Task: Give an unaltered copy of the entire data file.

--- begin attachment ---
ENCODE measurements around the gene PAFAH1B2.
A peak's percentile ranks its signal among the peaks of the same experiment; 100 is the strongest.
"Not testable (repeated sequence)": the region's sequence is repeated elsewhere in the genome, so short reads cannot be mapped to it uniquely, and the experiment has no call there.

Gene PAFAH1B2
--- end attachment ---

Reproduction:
ENCODE measurements around the gene PAFAH1B2.
A peak's percentile ranks its signal among the peaks of the same experiment; 100 is the strongest.
"Not testable (repeated sequence)": the region's sequence is repeated elsewhere in the genome, so short reads cannot be mapped to it uniquely, and the experiment has no call there.

Gene PAFAH1B2